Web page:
Sustainability also applies to the solvency of a fund that promises to provide benefits to workers whose financial future is undeniably more challenging than it is for baby boomers. Young Canadians today will retire into an economy with far fewer workers contributing to the CPP. In 2006, there were more than five Canadians aged 15 to 64 years for each person aged 65 and older. By 2056, there will be an estimated 2.2 working-age persons for each person aged 65 years and older.

Maintaining a solvent national fund is a perpetually difficult challenge and one that requires laser focus, without interference. Politicians make policy, we make investments, and 20 million Canadians sleep more soundly knowing their financial security in retirement is our purpose.

Shackling our progress to non-investment targets, perhaps imposed by external pressure, is precisely what the CPPIB Act sought to avoid. Meanwhile, we firmly believe there is a way to align the pursuit of a cleaner planet and meet our investment goals. Divestment, external pressure and arbitrary targets are excluded from our investment process. They simply do not work.



Divestment is attractively simple. But it also means walking away from the opportunity to bring about change. Engaging with, and demanding greater transparency by, investees on the measurable progress of their climate strategies is constructive. Working with energy companies to accelerate the transition to cleaner energy sources is productive. Divesting from companies that are making a real difference in how we generate energy is counterproductive, akin to betting against human ingenuity and innovation.

We do not downplay the severity of climate change by any means. It is among the most significant challenges of our time, and the actions we are taking today to address both the risks and the opportunities are in the best interests of contributors and beneficiaries.

Michel Leduc is senior managing director and global head of public affairs and communications for Canada Pension Plan Investment Board.

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RioCan Real Estate Investment Trust Announces Senior Executive Management and Board Changes – GlobeNewswire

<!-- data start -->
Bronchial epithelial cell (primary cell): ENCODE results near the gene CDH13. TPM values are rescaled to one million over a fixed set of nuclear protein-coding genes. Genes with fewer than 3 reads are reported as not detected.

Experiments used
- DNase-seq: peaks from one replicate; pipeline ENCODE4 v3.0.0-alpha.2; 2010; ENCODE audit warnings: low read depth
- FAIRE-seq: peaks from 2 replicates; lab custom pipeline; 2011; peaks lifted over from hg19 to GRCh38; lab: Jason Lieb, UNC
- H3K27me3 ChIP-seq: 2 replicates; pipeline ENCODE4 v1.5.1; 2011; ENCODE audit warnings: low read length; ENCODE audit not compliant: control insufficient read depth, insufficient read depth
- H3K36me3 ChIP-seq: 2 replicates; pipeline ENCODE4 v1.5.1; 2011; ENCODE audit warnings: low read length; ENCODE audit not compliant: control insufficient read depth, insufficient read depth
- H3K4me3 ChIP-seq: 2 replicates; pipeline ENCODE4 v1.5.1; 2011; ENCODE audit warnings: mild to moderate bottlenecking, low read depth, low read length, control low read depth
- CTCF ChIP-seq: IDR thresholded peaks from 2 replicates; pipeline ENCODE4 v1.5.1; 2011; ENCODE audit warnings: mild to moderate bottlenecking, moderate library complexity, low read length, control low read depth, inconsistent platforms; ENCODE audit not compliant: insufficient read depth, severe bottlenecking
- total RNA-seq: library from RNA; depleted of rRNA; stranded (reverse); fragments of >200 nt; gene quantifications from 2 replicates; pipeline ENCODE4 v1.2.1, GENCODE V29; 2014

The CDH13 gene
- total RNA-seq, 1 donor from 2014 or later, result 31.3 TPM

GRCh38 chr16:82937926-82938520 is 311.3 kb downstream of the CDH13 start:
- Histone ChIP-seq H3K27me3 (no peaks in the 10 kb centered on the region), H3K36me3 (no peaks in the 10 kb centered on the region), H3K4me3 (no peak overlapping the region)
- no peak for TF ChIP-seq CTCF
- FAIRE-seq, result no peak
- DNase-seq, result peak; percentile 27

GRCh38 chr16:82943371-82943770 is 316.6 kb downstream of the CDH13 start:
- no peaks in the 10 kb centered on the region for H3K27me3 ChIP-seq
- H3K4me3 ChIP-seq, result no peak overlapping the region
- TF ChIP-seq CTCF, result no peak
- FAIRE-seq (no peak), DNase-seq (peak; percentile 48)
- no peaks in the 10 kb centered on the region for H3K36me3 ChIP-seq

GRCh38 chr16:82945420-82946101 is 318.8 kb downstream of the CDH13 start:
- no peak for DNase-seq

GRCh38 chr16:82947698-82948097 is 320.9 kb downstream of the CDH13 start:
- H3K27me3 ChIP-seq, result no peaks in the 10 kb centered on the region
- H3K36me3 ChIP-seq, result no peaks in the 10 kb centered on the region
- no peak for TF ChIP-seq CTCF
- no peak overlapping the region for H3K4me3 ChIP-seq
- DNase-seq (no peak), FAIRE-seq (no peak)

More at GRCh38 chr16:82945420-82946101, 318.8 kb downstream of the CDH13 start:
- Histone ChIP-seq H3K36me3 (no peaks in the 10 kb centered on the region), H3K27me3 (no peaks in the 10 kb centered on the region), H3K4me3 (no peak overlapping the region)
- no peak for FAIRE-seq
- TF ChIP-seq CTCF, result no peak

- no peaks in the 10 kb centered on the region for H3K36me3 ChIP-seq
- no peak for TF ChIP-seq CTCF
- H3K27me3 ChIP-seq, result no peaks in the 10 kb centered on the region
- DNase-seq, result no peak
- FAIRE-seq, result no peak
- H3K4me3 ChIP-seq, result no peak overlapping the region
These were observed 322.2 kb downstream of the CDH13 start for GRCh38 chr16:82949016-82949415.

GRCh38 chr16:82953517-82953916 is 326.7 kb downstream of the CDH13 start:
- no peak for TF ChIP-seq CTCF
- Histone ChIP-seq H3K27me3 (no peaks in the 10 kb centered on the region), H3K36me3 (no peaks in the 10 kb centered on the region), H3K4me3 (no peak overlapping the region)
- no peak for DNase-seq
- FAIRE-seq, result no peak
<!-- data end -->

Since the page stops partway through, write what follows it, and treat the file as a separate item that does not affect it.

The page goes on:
• Edward Sonshine, O. Ont., Q.C. to transition from Chief Executive Officer to Non-Executive Chairman on April 1, 2021;
  • Jonathan Gitlin to be appointed as President and Chief Executive Officer

TORONTO, Oct. 21, 2020 (GLOBE NEWSWIRE) — RioCan Real Estate Investment Trust (“RioCan” or the “Trust”) (TSX: REI.UN) today confirmed that, as previously announced, RioCan’s founder, Edward Sonshine, O. Ont., Q.C., will retire as Chief Executive Officer of the Trust on March 31, 2021. Mr. Sonshine will become Non-Executive Chairman of RioCan’s Board of Trustees (the “Board”) effective April 1, 2021. Mr. Paul V. Godfrey, C.M., Chairman of the Board, has agreed to step down as Chairman of the Board effective April 1, 2021 and will serve as Lead Trustee.

RioCan is pleased to announce that the Board appoints Jonathan Gitlin, currently the Trust’s President and Chief Operating Officer, to succeed Mr. Sonshine as President and Chief Executive Officer, effective April 1, 2021. Effective April 1, 2021, concurrently with Mr. Gitlin’s appointment to the role of CEO, the Board has also agreed to appoint Mr. Gitlin as an additional Trustee to the Board.

“The Board is very pleased to announce both Jonathan Gitlin as Mr. Sonshine’s successor as CEO, and Mr. Sonshine’s continued involvement in the leadership of the Trust following his retirement,” said Paul V. Godfrey, C.M., Chairman of the Board. “Given Mr. Gitlin’s long and successful history at RioCan, currently as President and Chief Operating Officer, and Mr. Sonshine’s continued involvement as Non-Executive Chairman, the Board is confident that we will have a seamless transition of leadership in 2021.”